# What is this triangle sub-division scheme called?

I have thought of a triangle sub-division for the purpose of smooth triangulation (no popping) over time on the fly. I think it is very likely the scheme is already invented and has a name but I can´t seem to find it.

Sub-division is made on triangle edge basis. For each edge longer than a certain threshold, say 1cm on display (i.e. projected space), the edge get two new points a threshold distance (1cm) away from each other. The edge in between the new points are then complete and need no further sub-division. Up to six new points are thus created from the sub-division, but it could be just one edge making two new points. From the points triangles are formed and the sub-division is performed recursively until all edges are shorter than the threshold.

Creating two points along the edge a threshold apart is significant for the subdivision to be smooth over time. I don´t see Loop or Catmull Clark doing this.

I should probably mention I use this successfully for cartesian meshes in polar projections. Strictly speaking the two points created along an edge may or may not be on the originally projected line.

So what is it called?

## Explanation

So I guess I have to explain a few things about cartesian coordinate systems in polar projections.

A good example of a polar coordinate system is a flat earth. Earth may look like this in a cartesian system with a huge table on top of it:

A polar coordinate system could have the x-axis defined as the angle from earth center to a cartesian coordinate given a plane used to project the earth. The y-axis is then the altitude, either from earth surface or bluntly the distance from earth center. A polar projected version of above image given my description would look like this (with the assumption the earth is spherical, which it is not...):

(please have patience with me not being a great artist.)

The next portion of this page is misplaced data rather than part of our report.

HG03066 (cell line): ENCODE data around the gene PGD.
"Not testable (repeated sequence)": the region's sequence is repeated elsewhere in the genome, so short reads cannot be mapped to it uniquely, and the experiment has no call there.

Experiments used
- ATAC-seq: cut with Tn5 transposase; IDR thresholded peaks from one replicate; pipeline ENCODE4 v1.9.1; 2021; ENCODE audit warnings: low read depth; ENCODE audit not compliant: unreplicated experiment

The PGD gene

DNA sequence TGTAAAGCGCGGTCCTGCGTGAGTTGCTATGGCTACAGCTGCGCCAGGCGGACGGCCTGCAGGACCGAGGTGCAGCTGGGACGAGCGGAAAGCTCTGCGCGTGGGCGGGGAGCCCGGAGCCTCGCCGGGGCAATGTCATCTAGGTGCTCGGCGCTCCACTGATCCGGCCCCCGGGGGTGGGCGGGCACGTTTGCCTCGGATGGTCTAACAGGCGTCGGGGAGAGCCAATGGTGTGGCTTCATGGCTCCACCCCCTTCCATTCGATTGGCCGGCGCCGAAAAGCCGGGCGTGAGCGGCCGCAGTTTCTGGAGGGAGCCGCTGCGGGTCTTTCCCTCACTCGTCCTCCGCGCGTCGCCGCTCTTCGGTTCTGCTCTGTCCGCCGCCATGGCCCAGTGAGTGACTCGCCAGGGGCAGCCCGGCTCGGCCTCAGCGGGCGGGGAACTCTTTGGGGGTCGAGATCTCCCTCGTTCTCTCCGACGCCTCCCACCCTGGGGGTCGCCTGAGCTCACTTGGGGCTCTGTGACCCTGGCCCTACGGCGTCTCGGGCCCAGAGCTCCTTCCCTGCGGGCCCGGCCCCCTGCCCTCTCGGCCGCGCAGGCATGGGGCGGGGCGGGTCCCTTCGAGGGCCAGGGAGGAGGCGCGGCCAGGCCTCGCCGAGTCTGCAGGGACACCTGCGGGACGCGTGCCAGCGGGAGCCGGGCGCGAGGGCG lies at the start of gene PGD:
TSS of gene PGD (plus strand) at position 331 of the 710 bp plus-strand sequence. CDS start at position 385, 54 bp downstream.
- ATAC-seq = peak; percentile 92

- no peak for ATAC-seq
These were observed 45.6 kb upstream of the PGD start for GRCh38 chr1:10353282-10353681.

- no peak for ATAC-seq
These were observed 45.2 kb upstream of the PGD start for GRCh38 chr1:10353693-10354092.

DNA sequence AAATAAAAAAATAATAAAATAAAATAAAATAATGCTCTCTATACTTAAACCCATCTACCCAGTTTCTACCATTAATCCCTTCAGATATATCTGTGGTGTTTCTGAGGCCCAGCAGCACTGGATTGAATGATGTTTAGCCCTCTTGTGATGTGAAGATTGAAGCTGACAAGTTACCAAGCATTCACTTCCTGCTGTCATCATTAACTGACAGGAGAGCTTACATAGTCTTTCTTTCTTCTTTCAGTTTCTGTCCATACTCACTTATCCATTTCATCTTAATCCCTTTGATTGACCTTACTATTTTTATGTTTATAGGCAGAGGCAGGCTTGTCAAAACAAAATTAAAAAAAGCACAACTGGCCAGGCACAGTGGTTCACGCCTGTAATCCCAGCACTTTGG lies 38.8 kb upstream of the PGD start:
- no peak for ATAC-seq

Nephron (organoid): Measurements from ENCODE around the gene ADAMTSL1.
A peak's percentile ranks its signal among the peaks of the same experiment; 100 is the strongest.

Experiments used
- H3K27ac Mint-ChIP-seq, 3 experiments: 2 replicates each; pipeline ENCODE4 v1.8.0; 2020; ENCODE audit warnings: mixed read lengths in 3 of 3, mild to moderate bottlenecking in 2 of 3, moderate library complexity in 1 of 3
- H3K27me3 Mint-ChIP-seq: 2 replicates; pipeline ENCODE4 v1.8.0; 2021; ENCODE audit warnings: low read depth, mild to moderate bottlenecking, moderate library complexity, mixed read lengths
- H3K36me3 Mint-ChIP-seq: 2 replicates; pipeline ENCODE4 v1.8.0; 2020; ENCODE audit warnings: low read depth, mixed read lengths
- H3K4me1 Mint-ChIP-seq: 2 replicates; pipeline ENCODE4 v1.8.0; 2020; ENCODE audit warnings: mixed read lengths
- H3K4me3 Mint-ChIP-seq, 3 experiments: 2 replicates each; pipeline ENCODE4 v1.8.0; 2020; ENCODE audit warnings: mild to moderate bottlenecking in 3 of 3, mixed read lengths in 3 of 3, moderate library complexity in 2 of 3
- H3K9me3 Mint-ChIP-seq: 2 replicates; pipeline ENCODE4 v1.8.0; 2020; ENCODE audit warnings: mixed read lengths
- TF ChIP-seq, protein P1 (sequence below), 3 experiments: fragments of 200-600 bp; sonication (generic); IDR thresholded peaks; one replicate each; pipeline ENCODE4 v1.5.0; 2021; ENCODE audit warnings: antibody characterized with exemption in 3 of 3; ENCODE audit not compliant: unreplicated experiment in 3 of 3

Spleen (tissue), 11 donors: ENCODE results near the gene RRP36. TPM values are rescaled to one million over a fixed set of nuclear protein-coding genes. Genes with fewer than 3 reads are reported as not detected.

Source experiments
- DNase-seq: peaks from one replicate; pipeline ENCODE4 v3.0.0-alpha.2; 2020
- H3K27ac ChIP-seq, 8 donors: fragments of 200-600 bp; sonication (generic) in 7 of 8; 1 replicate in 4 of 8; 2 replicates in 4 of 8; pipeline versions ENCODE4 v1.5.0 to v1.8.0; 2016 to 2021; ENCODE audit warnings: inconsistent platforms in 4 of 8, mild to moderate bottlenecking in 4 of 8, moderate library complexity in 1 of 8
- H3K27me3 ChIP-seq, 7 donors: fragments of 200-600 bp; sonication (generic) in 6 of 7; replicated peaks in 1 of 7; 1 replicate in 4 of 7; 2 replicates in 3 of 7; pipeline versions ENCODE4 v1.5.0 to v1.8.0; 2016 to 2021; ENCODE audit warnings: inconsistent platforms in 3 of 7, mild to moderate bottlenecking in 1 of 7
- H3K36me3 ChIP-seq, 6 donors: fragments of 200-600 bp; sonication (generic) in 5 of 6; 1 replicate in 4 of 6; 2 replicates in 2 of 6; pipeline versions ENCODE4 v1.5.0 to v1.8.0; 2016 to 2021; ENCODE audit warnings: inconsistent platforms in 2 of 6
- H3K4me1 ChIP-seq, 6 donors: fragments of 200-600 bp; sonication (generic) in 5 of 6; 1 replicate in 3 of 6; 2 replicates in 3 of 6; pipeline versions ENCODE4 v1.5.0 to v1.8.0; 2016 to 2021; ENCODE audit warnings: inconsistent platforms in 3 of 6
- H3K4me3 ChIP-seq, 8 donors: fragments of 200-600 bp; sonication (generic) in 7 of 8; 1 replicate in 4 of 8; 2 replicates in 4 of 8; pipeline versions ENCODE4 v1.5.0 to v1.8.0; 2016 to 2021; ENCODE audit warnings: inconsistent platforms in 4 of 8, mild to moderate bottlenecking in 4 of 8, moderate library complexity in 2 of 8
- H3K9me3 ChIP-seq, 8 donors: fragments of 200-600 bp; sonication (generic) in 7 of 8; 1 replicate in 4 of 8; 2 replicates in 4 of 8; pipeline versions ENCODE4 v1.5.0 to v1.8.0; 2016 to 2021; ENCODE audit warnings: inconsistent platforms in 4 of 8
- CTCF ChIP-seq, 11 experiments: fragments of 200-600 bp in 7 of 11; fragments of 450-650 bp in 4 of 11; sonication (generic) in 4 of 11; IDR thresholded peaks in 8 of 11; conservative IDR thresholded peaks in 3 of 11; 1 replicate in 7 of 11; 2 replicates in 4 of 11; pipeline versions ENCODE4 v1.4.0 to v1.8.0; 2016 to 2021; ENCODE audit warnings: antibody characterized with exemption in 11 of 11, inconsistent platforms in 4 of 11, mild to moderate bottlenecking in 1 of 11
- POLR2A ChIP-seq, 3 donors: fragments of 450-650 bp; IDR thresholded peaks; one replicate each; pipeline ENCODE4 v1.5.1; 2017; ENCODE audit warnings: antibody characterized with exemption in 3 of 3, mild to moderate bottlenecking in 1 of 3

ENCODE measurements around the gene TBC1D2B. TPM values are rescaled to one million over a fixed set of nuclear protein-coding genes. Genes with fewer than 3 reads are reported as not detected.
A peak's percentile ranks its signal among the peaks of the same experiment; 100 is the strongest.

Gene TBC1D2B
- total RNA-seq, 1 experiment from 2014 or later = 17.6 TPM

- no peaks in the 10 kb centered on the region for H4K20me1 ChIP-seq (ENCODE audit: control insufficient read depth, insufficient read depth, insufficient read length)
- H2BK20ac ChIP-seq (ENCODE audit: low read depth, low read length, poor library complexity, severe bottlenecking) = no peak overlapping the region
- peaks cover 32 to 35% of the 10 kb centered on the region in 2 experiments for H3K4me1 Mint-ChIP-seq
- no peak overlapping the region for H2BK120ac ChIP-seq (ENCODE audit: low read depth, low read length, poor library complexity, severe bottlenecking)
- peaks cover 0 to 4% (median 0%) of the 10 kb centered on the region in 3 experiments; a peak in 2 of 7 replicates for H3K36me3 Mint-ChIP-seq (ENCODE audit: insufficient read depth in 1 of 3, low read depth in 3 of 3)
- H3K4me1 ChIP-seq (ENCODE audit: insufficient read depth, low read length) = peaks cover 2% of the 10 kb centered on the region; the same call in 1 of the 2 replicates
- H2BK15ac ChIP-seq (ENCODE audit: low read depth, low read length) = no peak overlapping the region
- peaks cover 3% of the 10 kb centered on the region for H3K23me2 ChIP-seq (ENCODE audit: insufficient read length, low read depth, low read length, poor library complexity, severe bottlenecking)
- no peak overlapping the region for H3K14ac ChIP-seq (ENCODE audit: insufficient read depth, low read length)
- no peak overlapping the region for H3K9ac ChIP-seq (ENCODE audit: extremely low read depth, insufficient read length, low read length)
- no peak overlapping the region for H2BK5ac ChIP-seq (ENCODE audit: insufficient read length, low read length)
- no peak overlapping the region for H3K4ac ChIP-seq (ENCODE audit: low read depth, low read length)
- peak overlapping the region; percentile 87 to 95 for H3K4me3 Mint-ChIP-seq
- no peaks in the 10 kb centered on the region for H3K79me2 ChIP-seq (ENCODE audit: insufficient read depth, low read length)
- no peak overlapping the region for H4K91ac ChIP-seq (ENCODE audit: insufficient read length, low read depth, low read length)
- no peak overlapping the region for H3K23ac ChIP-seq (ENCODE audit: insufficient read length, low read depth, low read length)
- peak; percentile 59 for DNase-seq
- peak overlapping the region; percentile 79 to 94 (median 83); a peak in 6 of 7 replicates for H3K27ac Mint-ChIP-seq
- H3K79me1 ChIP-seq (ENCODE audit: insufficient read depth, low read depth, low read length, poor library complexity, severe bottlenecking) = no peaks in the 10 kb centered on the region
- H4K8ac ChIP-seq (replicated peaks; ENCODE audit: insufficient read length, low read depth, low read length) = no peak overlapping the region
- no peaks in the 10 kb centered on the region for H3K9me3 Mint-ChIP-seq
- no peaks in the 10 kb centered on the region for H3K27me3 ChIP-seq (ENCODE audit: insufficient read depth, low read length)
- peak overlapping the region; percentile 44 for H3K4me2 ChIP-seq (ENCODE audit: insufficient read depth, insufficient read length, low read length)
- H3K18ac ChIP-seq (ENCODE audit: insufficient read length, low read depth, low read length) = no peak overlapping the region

As you can see the table is now bent because in the middle it is closer to the earth center than in the edges (exaggerated, I know).

Without sub-division the table would still be flat in the polar view its altitude would be misleading. A point object on top of the table in cartesian coordinates may be below it in the polar view. The triangle sub-division aim to lessens the error until it is "small enough". I measure this by projected length on display because it is cheap and has good correspondence to my quality requirements but other schemes would do just as fine or better depending on the polar properties, e.g. likeliness you are interested in accurate altitude far below the earth surface.

As you may realize the error becomes greater the bigger the object and the closer it is to the polar origin.

Know to some details of the algorithm.

This is a triangle (in cartesian coordinates) with red and green edge being to long in the polar view, i.e. the red is very close the polar origin, the green not so close and the black quite far away:

And this is how triangles would be formed:

Once new points are created their cartesian coordinate is a coordinate along the original edge. The new triangles are fed to the algorithm once more and repeated until the error is small enough. In above image one might suspect the red edge should be partitioned at least one more time.

The point in making two control points is to get edge matching behavior without extra edge information. Splitting two adjacent triangles (or lines for that matter) is guaranteed to have the new points on the exact same location with the exact same information.

Key feature here is that new triangles does not cross the middle of the original triangle as this would otherwise cause too much error correction from one frame to another as the greatest error is in the middle between control points. Points close to the control point will be least corrected and thus give the least amount of correction to make the error small enough. This is crucial for smooth zooming in any of the axes or even movement of the projected objects.

Triangulation layout is stable no matter what edges are too long.

Breadth-first recursion is the better way to go if the sub-division is limited by time or memory as edge matching is guaranteed even for interrupted/partial sub-division.

• Some diagrams or screenshots of what you mean might be helpful. When you say the two new points are a threshold apart, does that mean they aren't evenly spaced along the edge? I don't quite get how that helps with temporal stability. Commented Nov 5, 2016 at 15:29
• It sounds a little bit like ROAM, but hard to tell... youtube.com/watch?v=PPjWW8uPp3o Commented Nov 9, 2016 at 23:21
• @NathanReed Added further explanations and pictures. Commented Nov 12, 2016 at 10:55
• @AlanWolfe I´d say the algorithm is in the same ball park with a few differences. Good find :-) Commented Nov 12, 2016 at 11:02